Technological developments and advances
Smartphones, rear view cameras and automatic deposit machines, inspection systems in production plants and autonomous mobile robots: it is impossible to imagine our everyday life without cameras. The sensors are integrated perfectly into their applications, in line with the definition of embedded vision. Consumer electronics and the automotive industry have been important drivers for this development towards miniaturized cameras and increasingly powerful embedded processor boards. In this blog post, we want to take a look at the beginnings of embedded vision and the technical development over the past 30 years.
From first embedded systems to the invention of the Smart Camera
The Apollo Guidance Computer with a working memory of 2 KBytes and a clock rate of 100 Kilohertz can be seen as a precursor of today’s embedded systems. It was the first computer based on silicon integrated circuits and produced for the Apollo human spaceflight program. Introduced in 1966, it provided computation and interfaces for guidance, navigation, and control of the spacecraft.
However, it took another 30 years for the development of embedded systems for vision applications. Before that time, cameras connected to external processing units have been used, providing the necessary computing power to handle image data but with a tower-design size and far off from being embedded.
In 1995, Michael Engel presented the VC11, the world’s first industrial smart camera based on a digital signal processor (DSP). His goal was to create a compact system that allowed image capture and processing within the same device. The camera was offered at a significantly lower cost compared to PC-based systems and led the way for today’s smart cameras and embedded vision systems. This also marked the foundation of Vision Components by Michael Engel.
The 1990s: Homogeneous Embedded Vision Systems
During the following years, DSPs were standard for smart cameras’ image processing. The technology evolved from the first chips by companies such as Analog Devices to new models with gigahertz computing power by Texas Instruments in the first years of the 21st century, but the main principle remained: Image data was captured by an image sensor that was controlled by the DSP. The data was then transferred to the internal memory via a bus controller. All processing took place in one processing unit. With advanced DSPs, even applications such as 3D profile sensors with onboard data processing have been enabled.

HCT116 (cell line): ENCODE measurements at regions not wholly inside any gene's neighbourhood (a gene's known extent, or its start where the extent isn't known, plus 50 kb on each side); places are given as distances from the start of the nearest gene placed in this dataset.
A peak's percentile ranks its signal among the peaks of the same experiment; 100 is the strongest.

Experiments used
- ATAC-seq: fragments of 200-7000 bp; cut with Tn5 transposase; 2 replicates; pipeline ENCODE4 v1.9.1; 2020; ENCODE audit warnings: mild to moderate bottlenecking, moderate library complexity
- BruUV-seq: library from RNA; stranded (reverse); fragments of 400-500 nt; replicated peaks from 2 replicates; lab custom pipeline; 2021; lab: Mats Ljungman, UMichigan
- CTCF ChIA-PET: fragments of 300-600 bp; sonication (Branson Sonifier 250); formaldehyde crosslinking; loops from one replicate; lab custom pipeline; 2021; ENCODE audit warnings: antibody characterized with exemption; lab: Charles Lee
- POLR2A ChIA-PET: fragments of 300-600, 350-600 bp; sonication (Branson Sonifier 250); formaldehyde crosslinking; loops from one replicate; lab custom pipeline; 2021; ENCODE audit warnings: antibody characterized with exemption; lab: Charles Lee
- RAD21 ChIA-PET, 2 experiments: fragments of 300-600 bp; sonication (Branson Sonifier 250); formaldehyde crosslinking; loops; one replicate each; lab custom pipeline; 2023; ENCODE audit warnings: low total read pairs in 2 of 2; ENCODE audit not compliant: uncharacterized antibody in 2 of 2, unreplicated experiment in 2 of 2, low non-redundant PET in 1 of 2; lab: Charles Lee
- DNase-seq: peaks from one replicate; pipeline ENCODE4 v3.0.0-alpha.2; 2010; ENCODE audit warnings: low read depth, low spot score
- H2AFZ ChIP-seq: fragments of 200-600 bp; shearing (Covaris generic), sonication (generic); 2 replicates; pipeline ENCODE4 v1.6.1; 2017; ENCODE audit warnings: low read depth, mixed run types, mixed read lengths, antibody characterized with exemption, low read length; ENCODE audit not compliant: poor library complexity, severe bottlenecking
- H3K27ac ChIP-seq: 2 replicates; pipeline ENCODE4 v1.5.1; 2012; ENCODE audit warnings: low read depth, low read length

Dual core ARM processors with FPGA:
Milestone for the evolution of embedded vision
A milestone for the evolution of embedded vision systems was marked by the introduction of dual core ARM processors with FPGA by Xilinx. Vision Components developed its first embedded vision systems based on this heterogeneous architecture in 2014. They combined the advantages of parallel real-time processing capabilities of the FPGA with a freely programmable Linux operating system on the ARM cores. This setup made the development of embedded vision systems more versatile and flexible and opened up new possibilities for developers to code and implement software for their specific applications.
Computing power increased with new processors that have been developed, driven by high demand for small and powerful electronics for consumer products, smart home and industry, as well as new applications in the automotive industry. As a result, embedded vision systems have been designed to fit any market requirement, from board level cameras with multiple-core processing power to extremely small embedded vision systems that combine image acquisition and processing with ARM- and FPGA-cores on a single board the size of a post stamp.
1996 to date: Vision Components milestones in the development of embedded vision
From the world's first intelligent camera for industrial applications, to the development and production of board-level and housed cameras, to the innovative FPGA booster VC PowerSoM: Vision Components has significantly shaped and driven the development of innovative embedded vision products.
State of the Art Technology: Smart, flexible and ultra-compact
State of the art technology are nowadays heterogeneous system approaches with multiple cores, that use ARM-CPUs and high-end FPGAs as well as specialized processing units such as DSPs, Graphics Processing Units (GPUs), Tensor Processing Units (TPUs) especially developed for machine learning and AI-optimized Neuronal Processing Units (NPUs). For the design and development of such systems, there is a choice of numerous processor boards and system-on-modules on which the corresponding processor units are already fully integrated. Different modules can be combined for even more flexibility. As a result, developers benefit from the greatest possible freedom in selecting the processor for their main application, from fast, cost-effective development and thus from a shorter time to series maturity.
Do you want to be part of the Embedded Vision success story??
Then read on to find out how you can best integrate Embedded Vision into your project. And let us know your questions!
We have compiled the three most efficient ways to integrate embedded vision in this continuing blog post. And look forward to helping you with your individual projects and challenges.